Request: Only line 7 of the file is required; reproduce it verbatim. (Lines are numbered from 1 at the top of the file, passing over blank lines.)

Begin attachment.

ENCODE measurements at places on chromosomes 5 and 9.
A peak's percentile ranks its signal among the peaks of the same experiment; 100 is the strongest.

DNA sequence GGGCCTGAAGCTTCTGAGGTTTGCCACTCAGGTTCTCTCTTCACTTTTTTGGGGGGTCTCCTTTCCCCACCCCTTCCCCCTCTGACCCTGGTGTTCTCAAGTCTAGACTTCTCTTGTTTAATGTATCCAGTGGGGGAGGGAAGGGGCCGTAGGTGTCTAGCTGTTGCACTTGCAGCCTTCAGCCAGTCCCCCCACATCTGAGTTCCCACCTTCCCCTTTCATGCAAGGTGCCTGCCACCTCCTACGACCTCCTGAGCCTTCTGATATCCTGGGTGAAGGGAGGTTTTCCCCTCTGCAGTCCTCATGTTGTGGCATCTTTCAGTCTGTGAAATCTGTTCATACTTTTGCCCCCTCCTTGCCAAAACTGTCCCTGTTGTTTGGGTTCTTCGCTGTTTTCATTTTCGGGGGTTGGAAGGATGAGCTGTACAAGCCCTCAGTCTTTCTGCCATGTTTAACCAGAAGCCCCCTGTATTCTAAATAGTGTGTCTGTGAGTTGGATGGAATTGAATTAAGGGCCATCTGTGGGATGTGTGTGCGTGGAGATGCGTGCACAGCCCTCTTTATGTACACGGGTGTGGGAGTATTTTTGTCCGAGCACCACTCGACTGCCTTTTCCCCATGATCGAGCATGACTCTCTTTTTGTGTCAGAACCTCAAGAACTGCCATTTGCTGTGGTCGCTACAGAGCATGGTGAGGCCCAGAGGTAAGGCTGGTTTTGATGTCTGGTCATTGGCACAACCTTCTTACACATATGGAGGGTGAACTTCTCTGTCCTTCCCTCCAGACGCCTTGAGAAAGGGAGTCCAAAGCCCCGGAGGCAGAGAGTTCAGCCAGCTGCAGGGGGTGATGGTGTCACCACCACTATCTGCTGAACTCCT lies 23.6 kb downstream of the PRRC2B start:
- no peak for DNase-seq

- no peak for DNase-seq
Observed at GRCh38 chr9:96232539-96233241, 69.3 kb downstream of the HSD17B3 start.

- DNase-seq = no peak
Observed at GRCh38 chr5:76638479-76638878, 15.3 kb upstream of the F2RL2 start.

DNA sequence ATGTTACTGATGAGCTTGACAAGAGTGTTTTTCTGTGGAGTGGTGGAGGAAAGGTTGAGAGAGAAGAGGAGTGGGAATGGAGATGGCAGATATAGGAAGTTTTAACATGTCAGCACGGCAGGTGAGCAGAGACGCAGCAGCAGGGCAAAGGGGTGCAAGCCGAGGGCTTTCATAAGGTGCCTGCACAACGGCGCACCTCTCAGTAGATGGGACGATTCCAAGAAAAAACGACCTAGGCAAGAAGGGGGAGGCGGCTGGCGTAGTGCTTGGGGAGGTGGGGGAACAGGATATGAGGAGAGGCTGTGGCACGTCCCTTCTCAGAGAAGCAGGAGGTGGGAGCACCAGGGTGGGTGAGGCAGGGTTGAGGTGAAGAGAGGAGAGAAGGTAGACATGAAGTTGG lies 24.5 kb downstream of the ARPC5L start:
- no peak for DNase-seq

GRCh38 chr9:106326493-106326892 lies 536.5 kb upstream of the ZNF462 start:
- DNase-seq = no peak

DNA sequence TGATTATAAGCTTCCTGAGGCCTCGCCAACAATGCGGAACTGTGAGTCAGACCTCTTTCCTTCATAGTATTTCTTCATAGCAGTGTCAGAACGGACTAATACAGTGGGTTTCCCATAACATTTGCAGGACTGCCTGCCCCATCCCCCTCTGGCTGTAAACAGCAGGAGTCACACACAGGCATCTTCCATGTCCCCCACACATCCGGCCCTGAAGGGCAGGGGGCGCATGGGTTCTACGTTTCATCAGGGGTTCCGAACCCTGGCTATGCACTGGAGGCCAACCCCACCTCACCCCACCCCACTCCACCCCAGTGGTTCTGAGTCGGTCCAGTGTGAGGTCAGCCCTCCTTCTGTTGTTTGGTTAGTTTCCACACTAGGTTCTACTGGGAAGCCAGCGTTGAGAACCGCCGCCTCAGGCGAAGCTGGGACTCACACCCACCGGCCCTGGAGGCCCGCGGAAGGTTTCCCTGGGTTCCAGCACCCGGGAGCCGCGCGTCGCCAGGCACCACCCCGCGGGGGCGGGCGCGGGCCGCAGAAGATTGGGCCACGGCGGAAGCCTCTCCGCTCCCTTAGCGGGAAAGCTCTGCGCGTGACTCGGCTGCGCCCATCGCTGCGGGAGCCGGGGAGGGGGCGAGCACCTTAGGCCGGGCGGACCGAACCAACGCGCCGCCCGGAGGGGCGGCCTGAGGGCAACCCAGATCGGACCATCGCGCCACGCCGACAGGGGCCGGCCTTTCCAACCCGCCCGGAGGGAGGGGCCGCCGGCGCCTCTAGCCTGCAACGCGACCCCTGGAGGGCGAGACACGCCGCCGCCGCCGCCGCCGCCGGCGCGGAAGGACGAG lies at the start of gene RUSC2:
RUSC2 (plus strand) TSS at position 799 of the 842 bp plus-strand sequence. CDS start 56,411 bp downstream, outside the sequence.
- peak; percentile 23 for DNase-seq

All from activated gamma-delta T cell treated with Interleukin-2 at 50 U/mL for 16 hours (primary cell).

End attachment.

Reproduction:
- DNase-seq = no peak